From our beginnings in the late 19th century we have grown to become the busiest emergency ambulance service in the world. This is our story.
The very beginning: horse-drawn ambulances
It may be hard to imagine today, but if you were injured in the 1890s, it was left to the police, firefighters and even taxi drivers to staff a fleet of wheeled stretchers, named ‘litters’, to take patients to the nearest hospital or doctor’s surgery.
A full-time ambulance service wasn’t established until shortly before the turn of the 20th century. The Metropolitan Asylums Board ran just six ambulance stations, each adjoining the Board’s hospitals at Deptford, Fulham, Hampstead, Homerton, Stockwell, and Woolwich. Almost the whole of London fell within a three-mile radius of one of the stations.
Early on, the ambulance fleet was horse-drawn. The first petrol driven ambulance appeared in 1904 and could carry a single stretcher at up to 15mph.
Major change came in 1930 when the Government announced proposals for the reorganisation of local government in England and Wales, including the transfer of responsibilities for the ambulance service to the county councils. So, on 1 April 1930, the Board’s duties and responsibilities passed to the London County Council, which also took over responsibility for all the hospitals.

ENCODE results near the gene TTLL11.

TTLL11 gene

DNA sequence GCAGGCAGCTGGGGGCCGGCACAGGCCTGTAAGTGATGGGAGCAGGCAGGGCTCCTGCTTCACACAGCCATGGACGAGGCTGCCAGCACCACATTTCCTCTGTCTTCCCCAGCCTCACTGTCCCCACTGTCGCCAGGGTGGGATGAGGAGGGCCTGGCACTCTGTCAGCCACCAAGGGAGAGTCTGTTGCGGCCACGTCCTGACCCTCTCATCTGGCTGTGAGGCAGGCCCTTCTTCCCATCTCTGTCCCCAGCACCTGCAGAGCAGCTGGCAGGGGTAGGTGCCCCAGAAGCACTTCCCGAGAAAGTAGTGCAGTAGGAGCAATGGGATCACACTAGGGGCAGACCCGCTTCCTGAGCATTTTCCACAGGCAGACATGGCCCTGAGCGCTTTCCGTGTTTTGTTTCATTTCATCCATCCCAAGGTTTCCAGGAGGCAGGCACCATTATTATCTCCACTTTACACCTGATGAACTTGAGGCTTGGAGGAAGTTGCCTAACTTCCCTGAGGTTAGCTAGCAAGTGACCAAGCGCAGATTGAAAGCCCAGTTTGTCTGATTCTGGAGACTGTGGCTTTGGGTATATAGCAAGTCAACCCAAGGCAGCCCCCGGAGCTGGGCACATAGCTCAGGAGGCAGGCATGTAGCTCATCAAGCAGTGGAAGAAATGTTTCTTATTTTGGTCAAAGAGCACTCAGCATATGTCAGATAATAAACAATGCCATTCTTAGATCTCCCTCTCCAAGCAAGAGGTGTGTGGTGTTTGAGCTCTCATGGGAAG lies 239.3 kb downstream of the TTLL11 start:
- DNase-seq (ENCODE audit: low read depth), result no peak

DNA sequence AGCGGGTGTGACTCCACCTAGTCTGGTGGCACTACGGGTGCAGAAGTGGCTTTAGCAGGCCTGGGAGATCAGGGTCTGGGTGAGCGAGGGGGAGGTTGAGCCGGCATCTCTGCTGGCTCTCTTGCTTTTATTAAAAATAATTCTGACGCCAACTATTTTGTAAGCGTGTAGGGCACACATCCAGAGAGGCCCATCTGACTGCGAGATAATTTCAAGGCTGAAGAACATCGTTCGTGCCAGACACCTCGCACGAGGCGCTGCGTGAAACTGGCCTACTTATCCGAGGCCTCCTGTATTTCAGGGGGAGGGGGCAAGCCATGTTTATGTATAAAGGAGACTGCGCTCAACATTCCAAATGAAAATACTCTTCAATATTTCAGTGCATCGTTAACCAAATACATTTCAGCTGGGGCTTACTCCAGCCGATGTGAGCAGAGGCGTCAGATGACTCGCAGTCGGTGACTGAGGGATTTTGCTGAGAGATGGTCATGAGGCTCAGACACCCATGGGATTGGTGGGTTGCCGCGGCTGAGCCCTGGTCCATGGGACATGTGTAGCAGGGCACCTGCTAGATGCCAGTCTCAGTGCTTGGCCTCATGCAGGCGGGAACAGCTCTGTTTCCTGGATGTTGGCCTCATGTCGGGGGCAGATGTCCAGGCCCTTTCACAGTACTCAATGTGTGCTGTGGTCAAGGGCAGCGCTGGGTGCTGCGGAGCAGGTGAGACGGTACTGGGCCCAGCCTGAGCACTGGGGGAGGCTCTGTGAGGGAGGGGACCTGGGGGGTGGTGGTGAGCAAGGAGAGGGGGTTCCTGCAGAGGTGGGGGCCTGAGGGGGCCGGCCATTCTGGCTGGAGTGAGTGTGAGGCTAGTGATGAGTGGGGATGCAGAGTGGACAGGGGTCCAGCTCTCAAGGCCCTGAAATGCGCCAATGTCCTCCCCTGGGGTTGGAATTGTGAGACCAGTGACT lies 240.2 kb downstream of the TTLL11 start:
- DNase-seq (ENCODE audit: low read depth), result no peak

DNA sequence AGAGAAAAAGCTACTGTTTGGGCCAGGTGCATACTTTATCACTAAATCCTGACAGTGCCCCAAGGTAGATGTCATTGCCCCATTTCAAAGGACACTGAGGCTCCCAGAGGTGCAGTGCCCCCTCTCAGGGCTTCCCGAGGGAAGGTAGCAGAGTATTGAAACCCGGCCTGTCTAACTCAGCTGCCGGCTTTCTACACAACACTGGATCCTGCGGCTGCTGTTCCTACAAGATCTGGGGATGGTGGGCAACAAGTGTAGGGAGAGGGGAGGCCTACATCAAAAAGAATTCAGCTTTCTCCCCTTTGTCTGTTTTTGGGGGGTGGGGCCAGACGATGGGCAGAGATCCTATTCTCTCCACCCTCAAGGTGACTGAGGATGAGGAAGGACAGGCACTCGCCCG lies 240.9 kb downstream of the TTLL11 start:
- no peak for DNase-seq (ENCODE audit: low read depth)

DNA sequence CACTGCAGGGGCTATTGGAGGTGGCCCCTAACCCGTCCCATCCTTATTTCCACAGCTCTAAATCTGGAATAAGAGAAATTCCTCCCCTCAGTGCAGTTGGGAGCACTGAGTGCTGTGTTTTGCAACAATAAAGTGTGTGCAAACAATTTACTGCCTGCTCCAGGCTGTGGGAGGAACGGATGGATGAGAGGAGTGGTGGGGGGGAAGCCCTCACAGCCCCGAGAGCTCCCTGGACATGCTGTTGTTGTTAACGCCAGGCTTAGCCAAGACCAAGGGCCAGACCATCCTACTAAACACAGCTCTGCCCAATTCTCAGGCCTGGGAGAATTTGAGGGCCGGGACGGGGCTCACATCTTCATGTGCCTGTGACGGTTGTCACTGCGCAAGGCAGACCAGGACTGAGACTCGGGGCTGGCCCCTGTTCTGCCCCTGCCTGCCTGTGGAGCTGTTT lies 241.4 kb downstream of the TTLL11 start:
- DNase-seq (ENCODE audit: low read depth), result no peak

As the Second World War approached, an auxillary ambulance service was set up as part of the Government’s civil defence service. Ennis Smith became a well-known figure for she was the youngest ambulance driver at the age of just 16. After the war, she joined London Ambulance Service.
Introducing the National Health Service
Post-war reorganisation led to the National Health Service Act of 1948. As part of this, for the first time, there was a requirement for ambulances to be available for all those who needed them.
By now, a more recognisable service was beginning to take shape. In the 1950s the London County Council’s ambulance service moved to Headquarters at Waterloo Road, but it was already clear this wouldn’t be large enough. By the early 1960s it was agreed a new headquarters would be built further up Waterloo Road. ‘Londam’, the Service’s newsletter, described it as ‘the promised land’.
A London-wide service was created in 1965 when one ambulance service was formed in London from parts of nine existing services. It comprised nearly 1,000 vehicles and 2,500 staff.
In 1974, when the National Health Service was reorganised, the London Ambulance Service was transferred from the control of local government to the South West Thames Regional Health Authority.
In 1989 staff took part in a nationwide strike for better pay and working conditions. Every station was involved with many giving out the phone number of the stations so that the public could call the crews directly in case of emergency. After six months of not being paid and living on donations from the public, a pay deal was reached and the crews went back to work.
In 1992 the failure of a new computer system led to worldwide public and media interest. The crash of the computer-aided dispatch system led to long delays in dispatching ambulances.